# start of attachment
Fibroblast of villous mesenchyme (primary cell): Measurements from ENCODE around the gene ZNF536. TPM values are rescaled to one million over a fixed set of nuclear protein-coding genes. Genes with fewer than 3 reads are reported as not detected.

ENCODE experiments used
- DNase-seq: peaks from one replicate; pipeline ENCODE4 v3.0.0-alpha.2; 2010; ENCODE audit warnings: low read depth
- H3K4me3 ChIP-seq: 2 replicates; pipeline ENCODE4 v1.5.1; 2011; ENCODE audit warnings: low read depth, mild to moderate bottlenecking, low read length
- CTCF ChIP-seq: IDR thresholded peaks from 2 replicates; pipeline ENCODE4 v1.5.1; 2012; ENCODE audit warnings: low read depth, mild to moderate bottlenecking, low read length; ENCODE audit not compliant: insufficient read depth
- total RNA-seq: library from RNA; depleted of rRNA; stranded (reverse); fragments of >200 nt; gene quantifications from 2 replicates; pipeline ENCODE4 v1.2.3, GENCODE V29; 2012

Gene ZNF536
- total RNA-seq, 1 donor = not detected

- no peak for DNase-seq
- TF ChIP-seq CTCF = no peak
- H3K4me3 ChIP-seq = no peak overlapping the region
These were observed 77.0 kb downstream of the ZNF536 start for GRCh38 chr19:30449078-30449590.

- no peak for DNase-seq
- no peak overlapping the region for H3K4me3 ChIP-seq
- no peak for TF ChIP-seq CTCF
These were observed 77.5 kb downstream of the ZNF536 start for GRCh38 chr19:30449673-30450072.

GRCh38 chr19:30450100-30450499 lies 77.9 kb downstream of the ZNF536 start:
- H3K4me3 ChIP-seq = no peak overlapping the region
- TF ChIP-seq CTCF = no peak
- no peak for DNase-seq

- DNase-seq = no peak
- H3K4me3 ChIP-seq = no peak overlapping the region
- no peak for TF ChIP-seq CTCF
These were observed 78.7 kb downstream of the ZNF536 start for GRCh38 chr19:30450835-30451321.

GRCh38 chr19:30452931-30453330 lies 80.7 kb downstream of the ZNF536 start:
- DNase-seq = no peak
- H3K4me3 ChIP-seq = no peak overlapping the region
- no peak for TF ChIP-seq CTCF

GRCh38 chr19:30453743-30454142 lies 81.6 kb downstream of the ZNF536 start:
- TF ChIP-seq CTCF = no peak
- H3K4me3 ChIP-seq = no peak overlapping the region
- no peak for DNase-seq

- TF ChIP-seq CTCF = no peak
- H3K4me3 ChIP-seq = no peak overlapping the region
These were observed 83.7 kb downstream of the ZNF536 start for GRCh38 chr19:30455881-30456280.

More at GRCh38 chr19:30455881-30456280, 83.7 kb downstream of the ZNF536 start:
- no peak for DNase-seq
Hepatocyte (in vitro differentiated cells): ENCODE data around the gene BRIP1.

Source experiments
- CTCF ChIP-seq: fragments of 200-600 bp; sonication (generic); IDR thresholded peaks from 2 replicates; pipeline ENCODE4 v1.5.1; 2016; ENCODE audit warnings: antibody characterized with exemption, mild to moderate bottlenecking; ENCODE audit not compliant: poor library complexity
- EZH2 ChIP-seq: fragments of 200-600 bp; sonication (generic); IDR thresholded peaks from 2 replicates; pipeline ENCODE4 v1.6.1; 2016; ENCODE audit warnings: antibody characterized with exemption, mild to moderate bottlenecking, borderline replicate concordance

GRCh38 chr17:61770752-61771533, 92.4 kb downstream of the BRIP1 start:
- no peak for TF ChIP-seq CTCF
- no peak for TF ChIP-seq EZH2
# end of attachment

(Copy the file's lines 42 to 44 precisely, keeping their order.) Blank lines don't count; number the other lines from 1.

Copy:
GRCh38 chr17:61770752-61771533, 92.4 kb downstream of the BRIP1 start:
- no peak for TF ChIP-seq CTCF
- no peak for TF ChIP-seq EZH2